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reason, there should be only one note-taker, a stenog rapher, who should afterwards make mimeographed copies of the lecture to be handed to each student. In general, it may be said that any lecture worth delivering at all is worth being duplicated by the mimeograph process, and then after it has been thoroughly revised, and possibly used for two or three years, it should be printed in pamphlet form, and finally, if it is the best possible statement of the subject, it should be bound in a book. A systematic course of study should have a textbook, and if there is no satisfactory textbook in existence in the professor's opinion, then he should make one. The course of study should also have numerous problems to be worked out arithmetically, or on a drawing board, or both. When a good problem is found which exercises strongly the thinking powers of the students, it should be printed and subsequent classes should be drilled on it. When possible, a series of problems all involving the same operations but with different numerical data should be used, so that each student gets a separate problem. The results may then be tabulated and errors in the solutions easily pointed out. I have found a good series of problems in elementary steamengine work to be the following:
“Required the mean effective pressure, the horsepower, and the probable steam-consumption of a single-cylinder engine under the following conditions: area of piston, 100 sq. in.; piston speed, 600 ft. a minute; steam pressure, 80, 100, 120, 140 and 160 pounds; cut-off, 0.15, 0.20, 0.25, 0.30, 0.40, 0.50, 0.75 of the stroke; back pressure, 3 pounds and 17 pounds absolute; compression in the non-condensing engine to one-half of the initial pressure; in the condensing engine, compression begins at 0.6 of the return stroke; clearance, 2, 5 and 10 per cent.; cylinder condensation considered as a percentage of the length of the stroke, 6, 7, 8, 9, 10, according to the initial pressure.” This series gives 5 X 7 X2 X3=210 separate problems, enough to give five or six to each member of a large class. When this set of problems was sprung on the students and they were asked to bring in after several days the complete solutions, it was found that the results which ought to plot in a series of smooth curves had no relation to any curves whatever, the errors being due to all sorts of mistakes in arithmetic. When these mistakes were corrected, a fine lot of curves resulted and they showed clearly the relation of probable economy to cut off, to clearance and to pressure.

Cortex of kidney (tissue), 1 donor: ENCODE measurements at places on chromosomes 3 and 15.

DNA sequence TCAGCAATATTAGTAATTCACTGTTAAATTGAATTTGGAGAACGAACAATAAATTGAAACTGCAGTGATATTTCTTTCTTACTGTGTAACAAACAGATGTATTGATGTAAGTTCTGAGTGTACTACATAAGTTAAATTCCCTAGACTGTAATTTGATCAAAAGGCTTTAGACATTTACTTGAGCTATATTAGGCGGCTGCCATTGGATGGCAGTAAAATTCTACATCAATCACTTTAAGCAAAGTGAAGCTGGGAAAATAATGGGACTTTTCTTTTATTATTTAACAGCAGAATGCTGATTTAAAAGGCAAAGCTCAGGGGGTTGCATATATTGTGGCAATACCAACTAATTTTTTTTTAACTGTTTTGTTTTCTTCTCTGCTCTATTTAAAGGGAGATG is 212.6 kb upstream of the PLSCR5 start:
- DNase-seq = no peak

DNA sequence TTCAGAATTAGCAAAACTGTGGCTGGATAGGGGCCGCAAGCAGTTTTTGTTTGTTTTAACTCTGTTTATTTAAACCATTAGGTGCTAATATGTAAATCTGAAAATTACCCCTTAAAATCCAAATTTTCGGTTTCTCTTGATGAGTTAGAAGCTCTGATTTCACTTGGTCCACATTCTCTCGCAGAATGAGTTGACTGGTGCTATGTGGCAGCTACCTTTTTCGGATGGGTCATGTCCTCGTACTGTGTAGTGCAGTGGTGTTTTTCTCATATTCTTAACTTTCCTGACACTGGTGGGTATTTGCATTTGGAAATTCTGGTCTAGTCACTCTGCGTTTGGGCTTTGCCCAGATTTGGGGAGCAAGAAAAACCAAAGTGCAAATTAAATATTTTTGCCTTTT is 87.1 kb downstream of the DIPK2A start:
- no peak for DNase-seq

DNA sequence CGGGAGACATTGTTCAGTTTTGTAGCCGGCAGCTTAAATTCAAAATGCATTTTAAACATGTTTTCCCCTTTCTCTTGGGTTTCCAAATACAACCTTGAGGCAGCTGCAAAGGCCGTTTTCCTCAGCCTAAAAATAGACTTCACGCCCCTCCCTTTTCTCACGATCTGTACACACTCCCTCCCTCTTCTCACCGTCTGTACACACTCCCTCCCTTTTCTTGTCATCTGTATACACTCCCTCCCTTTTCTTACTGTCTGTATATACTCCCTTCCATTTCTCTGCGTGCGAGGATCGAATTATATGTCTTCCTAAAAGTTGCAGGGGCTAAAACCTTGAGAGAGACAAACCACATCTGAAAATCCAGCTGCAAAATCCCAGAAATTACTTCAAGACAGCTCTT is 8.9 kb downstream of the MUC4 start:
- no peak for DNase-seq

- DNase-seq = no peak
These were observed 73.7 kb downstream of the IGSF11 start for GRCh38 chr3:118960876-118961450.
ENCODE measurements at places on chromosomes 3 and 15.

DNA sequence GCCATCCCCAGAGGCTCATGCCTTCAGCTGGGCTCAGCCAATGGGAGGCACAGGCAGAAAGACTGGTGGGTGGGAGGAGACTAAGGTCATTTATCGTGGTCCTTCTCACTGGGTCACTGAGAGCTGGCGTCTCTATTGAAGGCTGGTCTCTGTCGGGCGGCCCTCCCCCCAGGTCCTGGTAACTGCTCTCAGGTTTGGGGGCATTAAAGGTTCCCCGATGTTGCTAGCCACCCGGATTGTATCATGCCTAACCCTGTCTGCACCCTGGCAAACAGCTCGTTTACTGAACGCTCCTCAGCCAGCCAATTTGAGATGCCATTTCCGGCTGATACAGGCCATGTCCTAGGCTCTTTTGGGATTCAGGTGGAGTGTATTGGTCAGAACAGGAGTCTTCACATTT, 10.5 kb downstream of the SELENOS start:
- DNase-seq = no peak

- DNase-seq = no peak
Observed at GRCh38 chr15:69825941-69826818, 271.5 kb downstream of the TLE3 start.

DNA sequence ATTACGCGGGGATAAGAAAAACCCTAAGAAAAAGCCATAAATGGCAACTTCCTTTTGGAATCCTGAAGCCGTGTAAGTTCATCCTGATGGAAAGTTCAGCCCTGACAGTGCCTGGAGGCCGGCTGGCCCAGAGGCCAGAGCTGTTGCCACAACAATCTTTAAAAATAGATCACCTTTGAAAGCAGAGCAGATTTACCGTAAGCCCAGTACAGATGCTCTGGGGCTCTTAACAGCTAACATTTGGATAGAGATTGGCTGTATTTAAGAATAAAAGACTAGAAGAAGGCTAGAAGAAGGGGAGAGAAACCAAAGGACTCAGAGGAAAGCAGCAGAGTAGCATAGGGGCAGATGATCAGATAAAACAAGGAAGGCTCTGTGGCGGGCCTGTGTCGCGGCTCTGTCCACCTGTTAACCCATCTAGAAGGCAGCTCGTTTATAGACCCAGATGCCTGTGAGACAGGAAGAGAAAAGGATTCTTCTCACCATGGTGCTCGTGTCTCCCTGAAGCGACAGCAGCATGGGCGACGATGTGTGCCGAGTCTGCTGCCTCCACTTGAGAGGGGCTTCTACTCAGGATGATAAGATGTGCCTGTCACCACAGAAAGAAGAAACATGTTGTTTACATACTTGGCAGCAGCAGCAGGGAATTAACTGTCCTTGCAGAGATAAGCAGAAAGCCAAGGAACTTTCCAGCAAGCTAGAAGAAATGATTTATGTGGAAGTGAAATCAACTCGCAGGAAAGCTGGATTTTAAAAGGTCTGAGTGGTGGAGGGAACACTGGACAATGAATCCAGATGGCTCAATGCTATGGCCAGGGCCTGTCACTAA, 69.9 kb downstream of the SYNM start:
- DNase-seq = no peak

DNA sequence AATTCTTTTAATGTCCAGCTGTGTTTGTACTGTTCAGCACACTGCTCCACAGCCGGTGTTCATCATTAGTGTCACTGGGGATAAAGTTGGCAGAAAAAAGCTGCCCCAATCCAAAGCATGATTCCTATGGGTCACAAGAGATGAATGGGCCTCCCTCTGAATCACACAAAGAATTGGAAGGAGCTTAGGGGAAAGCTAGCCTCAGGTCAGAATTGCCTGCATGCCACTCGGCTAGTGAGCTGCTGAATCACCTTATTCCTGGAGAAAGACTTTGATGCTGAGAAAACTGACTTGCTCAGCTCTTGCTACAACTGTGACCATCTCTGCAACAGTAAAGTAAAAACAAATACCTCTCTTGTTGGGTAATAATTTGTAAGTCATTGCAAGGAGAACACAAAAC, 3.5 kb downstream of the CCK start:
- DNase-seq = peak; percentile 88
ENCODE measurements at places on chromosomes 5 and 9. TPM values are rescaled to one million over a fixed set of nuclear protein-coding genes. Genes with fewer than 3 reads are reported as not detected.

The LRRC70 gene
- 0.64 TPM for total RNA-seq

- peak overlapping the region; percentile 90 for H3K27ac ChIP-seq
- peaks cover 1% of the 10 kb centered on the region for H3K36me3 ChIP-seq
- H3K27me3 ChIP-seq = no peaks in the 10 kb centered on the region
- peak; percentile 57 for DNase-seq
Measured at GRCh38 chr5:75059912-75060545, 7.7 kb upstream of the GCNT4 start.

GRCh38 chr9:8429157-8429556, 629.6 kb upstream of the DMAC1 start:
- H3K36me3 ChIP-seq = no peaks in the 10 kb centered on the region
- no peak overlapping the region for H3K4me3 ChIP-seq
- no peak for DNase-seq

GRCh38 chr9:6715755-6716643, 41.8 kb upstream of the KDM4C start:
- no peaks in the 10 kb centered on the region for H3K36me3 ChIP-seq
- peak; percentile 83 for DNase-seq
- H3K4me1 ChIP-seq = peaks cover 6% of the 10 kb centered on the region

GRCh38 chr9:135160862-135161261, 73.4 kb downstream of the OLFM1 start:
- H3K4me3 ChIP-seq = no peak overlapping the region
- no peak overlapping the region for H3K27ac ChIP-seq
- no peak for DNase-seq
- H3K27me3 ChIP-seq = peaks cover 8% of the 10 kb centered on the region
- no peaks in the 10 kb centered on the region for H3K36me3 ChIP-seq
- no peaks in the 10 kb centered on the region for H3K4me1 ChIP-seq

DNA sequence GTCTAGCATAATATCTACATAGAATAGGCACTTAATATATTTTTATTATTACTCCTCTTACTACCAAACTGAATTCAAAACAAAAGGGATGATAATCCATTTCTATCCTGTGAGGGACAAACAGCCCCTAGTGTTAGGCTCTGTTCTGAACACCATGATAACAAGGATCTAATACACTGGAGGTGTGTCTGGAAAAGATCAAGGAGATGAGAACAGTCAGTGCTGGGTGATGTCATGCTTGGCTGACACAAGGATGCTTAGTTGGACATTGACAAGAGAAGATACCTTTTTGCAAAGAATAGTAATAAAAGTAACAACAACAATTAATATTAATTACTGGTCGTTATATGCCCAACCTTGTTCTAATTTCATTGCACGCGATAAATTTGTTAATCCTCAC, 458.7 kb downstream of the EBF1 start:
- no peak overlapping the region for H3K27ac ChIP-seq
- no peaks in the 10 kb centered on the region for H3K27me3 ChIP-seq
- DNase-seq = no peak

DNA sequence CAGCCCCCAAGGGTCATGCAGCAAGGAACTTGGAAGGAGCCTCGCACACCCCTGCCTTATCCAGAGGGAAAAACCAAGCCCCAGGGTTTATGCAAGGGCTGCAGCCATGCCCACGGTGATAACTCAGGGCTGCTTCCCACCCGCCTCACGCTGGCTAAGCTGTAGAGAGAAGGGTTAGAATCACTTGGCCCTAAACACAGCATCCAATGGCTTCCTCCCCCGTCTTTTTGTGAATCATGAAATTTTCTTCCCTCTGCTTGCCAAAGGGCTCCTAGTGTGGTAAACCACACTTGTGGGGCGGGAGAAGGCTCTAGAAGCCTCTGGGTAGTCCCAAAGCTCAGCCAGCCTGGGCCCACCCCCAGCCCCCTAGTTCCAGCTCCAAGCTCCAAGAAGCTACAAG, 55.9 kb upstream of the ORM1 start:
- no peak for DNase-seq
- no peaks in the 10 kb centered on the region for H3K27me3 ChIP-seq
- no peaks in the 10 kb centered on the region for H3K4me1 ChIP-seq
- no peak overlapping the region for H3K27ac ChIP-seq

The above remarks are offered merely as an introduction to the general subject of pedagogic methods and for the purpose of bringing out discussion on the definite question, “What is the best pedagogic method in each engineering course?” I submit that the best method will not be arrived at by mere discussion, but by actual experiment and the systematic recording of the results of such an experiment. One trouble with the subject now is that it has so many variables and that there is no satisfactory standard of measurement for any of the variables. I hope these remarks may lead some of our professors to make some experiments and to bring us the results in some such form as the results of the spelling class in Northwestern University, which I have quoted above.
JOINT DISCUSSION. DEAN WOODWARD: Professor Raymond said that he himself, in order to understand better the method of the individual instruction, took two of the subjects personally. I would like to ask if he also took two of the same subjects of the other section of the class so that his intellectuality and force of character would equally impress the two sections. Were the teachers equally competent, equally enthusiastic, equally hard at work? These are very important matters to consider before we can make anything like a comparison of results. If in individual instructions elaborate lectures were dispensed with, that would be a clear gain.